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Battling Linfield hand Glentoran a lesson in passion

The disparity in the moods of the two rivals managers at The Oval on Saturday could not have been more apparent, yet they both spoke about the same things.

The difference was, one wanted what the other had.

Linfield boss David Jeffrey hailed his players for their grit and determination in dumping Glentoran out of the JJB Sports Irish Cup with a 3-1 victory after a week in which the battle lines had been well and truly drawn on the east side of Belfast.

When Scott Young was officially unveiled as the new Glens boss this week it was he who spoke about having his players come out fighting, bringing pride and passion back to the badge that he felt has been sullied by consistently abject performances.

Linfield were prepared for that but as it turned out, they didn’t really have to be as the home side bottled it and merely continued where they left off under Alan McDonald.

It seems the Blues listened to Young’s comments more than his own players did and Jeffrey was bursting with his own sense of pride — offering his unique take on the battle that was being hyped up as the game drew closer.

“It was a strange week, with Alan (McDonald) leaving and Scott taking over and there was a lot of talk of pride and shirts and passion and it was very important that my players didn’t get caught up in any of it,” said Jeffrey.

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“I can genuinely, honestly say that this was not about beating Glentoran per se, or getting one over on Glentoran or getting one over on Scott Young — that was not the case.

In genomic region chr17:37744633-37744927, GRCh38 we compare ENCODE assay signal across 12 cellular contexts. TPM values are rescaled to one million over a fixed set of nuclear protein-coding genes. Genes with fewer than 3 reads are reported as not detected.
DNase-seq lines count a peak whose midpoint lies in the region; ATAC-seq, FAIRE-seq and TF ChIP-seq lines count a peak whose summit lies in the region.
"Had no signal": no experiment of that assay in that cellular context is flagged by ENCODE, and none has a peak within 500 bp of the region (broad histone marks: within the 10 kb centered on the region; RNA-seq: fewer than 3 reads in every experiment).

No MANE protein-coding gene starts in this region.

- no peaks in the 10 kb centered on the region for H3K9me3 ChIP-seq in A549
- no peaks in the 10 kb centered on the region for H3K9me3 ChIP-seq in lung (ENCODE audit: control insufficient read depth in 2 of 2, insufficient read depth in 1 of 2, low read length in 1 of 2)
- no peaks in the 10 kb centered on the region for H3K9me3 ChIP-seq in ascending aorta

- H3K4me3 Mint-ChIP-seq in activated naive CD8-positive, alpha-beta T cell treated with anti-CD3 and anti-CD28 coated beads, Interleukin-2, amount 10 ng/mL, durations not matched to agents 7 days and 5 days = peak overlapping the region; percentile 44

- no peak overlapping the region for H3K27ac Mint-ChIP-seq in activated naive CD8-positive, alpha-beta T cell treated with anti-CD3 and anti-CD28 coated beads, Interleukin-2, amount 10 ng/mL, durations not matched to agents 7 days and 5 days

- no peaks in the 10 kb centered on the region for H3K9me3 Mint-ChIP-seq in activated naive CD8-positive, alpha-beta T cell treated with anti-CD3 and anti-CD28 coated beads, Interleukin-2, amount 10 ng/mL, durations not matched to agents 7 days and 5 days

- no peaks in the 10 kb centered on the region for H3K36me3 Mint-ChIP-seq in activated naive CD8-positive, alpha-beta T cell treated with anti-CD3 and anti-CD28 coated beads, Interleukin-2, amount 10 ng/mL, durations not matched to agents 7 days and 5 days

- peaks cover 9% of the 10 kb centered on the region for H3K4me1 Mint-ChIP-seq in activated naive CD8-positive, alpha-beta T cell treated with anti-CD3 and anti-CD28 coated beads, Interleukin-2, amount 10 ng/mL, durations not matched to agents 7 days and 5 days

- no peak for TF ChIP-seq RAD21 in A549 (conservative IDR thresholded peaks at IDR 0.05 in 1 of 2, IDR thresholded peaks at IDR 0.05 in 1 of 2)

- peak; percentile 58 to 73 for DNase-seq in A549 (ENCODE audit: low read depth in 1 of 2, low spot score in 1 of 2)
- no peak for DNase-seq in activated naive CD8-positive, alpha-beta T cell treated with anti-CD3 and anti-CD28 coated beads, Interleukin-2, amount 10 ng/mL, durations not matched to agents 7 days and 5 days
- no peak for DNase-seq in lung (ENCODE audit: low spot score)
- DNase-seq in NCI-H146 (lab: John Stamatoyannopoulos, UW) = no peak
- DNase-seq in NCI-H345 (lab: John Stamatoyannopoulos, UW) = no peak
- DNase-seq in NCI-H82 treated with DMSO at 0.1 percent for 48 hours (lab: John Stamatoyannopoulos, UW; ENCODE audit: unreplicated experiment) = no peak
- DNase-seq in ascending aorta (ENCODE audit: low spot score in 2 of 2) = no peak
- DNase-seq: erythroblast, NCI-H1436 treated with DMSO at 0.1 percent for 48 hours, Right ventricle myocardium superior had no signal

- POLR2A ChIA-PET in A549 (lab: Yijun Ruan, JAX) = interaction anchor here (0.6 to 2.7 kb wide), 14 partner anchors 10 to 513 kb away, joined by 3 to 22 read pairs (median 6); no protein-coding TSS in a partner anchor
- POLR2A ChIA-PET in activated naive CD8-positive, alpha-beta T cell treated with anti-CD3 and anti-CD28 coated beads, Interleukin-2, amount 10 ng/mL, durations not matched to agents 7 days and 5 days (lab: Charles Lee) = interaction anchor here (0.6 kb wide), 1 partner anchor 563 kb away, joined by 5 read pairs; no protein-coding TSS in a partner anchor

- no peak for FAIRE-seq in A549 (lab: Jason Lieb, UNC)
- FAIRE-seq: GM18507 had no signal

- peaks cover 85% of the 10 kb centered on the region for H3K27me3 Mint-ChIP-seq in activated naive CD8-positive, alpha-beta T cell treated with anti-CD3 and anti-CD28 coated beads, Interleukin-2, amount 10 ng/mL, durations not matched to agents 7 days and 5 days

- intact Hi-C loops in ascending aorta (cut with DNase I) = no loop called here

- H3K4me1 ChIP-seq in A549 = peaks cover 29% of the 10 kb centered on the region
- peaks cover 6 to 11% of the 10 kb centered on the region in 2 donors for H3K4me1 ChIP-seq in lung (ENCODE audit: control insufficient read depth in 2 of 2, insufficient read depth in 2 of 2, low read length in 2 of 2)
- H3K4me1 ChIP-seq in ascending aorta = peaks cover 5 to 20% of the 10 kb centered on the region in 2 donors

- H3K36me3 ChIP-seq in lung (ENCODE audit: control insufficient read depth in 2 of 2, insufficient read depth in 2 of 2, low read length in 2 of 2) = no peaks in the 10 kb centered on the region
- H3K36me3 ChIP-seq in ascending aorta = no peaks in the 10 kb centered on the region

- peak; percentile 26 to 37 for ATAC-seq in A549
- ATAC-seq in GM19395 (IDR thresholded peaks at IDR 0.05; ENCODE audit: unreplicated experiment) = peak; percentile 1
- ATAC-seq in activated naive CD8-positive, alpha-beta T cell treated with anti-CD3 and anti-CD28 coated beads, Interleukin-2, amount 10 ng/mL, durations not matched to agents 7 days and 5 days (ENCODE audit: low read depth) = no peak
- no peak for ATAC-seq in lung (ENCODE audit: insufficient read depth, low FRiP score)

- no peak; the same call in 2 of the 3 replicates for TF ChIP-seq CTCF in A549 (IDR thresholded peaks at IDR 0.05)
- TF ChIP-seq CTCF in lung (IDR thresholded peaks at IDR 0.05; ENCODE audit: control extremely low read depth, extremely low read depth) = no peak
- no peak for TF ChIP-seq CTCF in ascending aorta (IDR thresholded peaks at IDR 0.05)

“I think in some ways that made good reading in the press and that’s the way it was built up.

“But the simple message to my players was that this was an Irish Cup quarter final and we want to progress to the semi-finals.

“It was vitally important that we didn’t allow ourselves to get caught up in all the emotion of what was being said.

“By the same token we had to be very conscious of the fact that

they were going to be coming out very fired up.

“There was analogies like, ‘war starts at 3 o’clock’ — certainly my players were outstanding because their rifles were fixed, their bayonets were on, they went out over the top, they left their trenches and they didn’t come back in again and there was no neutral ground.

“I am desparately proud of them, I thought they were magnificent. Physically they were very strong and I thought from a football point if view they were superb and the quality of the performance was outstanding.”

Jeffrey added: “I expected them (Glentoran) to be fired up and I said it publicly that that would be the case.

“You could tell that because they had the music pumped up and their line was pumped up.

“But this match was, in my mind, only about my own players and I am massively proud of them.

“They are a very talented group technically, they are astute, physically they work very, very hard but the one area they have got to grow is emotionally and mentally and how they deal with situations.”

While Jeffrey feels that his players have still to mature mentally, it was that exact trait that Young admitted he was jealous of at the end of the game, and he had every right to feel envious.

The Glens had been looking reasonably comfortable — arguably the team most likely to score — until the 14th minute when Robert Garrett was given too much time and space to pick his spot with a well struck shot that Elliott Morris should have saved.

From there the Glens got shaky and Morris fumbled an Aaron Burns cross allowing Philip Lowry to take a touch before firing home number two.

That was game over really because the east Belfast men lacked the hunger to get themselves back into the game and when Jamie Mulgrew — who ran the show in the middle of the park — breezed to the edge of the box and toe poked in it threatened to become a real embarrassment for the Glens.

As it turned out Keith Gillespie headed in to offer some hope, but again they didn’t want it enough.

Linfield did and deservedly breezed into the last four.

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